With the whole #MeToo and #TimesUp movement, many still seem to downplay the movement’s purposes, calling many feminists snowflakes and claiming equality already exists. And since it’s the Season For Non-Violence, here’s a few facts that you need to know about the violence women go through and why this movement is vital towards equality – whether you claim to be a feminist or not (in case you’re one of those who don’t know what feminism is really about and think we’re ALL Lena Dunhams).
1. Most women experience physical abuse in their lifetime
A national survey of American woman found that 51.9% of women reported experiencing physical violence at some point in their life, and just for your information, these numbers are from year 2000 because that’s the last time the Department of Justice released a comprehensive report on the prevalence of violence against women. And though this is scary enough because it’s higher than other developed countries, one-quarter of Swedish women reported experience physical violence during their lifetime too. So imagine what those numbers would really be like in a third world country like Malaysia? Well, it’s a total of 57, 518 cases reported from 2010 until March 2017. Now, imagine what those numbers really are since many many women are still scared to speak out about the violence they been through?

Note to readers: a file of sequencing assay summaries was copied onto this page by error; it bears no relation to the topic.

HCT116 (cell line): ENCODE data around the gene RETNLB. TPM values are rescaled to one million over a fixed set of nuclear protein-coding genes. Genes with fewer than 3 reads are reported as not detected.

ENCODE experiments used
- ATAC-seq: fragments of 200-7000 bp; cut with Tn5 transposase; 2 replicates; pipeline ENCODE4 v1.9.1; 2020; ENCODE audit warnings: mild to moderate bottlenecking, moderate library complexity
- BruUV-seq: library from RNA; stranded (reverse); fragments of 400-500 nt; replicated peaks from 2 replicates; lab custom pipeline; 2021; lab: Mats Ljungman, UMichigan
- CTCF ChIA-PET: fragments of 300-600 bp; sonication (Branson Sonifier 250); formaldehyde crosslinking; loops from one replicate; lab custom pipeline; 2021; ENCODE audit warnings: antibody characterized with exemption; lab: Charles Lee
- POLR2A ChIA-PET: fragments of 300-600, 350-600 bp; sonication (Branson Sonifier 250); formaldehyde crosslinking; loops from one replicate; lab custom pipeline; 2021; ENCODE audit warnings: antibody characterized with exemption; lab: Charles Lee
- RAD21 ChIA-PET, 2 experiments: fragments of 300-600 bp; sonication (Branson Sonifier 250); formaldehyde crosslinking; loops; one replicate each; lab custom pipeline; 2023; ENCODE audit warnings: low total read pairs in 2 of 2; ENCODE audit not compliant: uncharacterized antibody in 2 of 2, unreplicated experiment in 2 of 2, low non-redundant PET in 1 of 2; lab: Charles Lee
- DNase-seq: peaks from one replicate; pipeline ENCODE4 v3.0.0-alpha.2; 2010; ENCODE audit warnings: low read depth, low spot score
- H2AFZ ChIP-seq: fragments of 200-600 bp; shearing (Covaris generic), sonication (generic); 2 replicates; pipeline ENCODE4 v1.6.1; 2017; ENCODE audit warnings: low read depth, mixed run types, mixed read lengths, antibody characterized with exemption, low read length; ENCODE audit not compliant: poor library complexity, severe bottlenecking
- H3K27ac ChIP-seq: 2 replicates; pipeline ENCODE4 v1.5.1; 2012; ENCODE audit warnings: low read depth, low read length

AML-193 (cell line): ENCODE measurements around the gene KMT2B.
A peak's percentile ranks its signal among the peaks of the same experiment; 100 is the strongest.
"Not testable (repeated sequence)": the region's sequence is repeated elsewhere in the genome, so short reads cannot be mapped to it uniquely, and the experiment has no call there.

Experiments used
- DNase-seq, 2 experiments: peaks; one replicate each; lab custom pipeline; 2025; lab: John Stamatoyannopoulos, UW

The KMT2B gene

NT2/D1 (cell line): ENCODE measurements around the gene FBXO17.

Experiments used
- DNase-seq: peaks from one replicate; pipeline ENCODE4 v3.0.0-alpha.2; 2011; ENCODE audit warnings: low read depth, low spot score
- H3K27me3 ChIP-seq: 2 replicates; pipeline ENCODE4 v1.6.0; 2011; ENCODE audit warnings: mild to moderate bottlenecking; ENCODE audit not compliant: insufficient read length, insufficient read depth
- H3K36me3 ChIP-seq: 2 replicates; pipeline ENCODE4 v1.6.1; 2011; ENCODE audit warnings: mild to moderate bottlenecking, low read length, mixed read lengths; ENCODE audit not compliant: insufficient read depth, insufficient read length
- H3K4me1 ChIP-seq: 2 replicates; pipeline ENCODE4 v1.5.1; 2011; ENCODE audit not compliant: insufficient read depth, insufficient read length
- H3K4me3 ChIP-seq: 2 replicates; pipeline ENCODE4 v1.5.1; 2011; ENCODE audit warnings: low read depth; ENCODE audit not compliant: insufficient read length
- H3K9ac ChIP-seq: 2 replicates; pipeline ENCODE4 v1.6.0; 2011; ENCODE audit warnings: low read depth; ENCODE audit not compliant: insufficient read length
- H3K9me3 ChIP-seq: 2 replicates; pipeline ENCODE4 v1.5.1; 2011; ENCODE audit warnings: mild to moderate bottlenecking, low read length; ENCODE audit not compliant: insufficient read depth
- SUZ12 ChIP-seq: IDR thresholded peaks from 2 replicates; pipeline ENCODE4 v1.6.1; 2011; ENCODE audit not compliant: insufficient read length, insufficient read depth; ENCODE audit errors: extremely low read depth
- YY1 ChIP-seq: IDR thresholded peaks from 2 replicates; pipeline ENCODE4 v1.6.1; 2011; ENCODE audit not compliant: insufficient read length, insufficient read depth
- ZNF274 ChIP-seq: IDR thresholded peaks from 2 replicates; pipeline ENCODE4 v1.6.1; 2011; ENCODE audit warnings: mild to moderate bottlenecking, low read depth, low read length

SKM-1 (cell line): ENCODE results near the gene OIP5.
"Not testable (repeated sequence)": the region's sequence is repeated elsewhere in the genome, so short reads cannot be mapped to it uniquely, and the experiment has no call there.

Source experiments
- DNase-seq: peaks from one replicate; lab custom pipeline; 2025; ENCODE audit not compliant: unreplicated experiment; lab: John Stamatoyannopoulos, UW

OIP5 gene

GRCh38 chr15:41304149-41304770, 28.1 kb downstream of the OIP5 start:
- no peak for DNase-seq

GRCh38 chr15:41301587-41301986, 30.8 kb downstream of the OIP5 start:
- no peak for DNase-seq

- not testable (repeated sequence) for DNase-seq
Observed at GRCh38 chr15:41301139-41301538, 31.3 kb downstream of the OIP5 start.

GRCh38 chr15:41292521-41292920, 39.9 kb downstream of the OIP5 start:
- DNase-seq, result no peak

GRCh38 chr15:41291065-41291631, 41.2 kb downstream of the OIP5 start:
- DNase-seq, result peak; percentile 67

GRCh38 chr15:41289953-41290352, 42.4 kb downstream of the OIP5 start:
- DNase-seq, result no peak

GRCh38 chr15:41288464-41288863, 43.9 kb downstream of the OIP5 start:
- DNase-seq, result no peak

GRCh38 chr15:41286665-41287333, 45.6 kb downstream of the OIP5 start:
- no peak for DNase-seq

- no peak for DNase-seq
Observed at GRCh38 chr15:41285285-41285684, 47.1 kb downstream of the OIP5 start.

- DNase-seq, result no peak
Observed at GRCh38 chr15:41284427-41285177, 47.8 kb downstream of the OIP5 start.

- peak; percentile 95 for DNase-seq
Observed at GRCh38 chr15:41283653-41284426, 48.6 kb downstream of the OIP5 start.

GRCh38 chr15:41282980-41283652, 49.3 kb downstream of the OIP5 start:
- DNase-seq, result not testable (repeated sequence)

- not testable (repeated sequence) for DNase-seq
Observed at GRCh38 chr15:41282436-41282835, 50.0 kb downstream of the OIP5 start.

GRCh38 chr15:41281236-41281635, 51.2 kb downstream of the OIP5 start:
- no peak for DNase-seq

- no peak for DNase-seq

2. Many women experience physical or sexual assault by an intimate partner
Around 1.3 million women are victimised every year by an intimate partner, a.k.a spouses, ex-spouses or significant others, and the rate of violence by an intimate partner for women are much higher than they are for men. In the US, 72% of rapes are perpetrated by an intimate partner.
7 out of 10 assaults against women are also perpetrated by an intimate partner and it is estimated that 35% of women worldwide have experienced either physical and/or sexual violence by an intimate partner. In some national studies, these numbers can go up to 70%.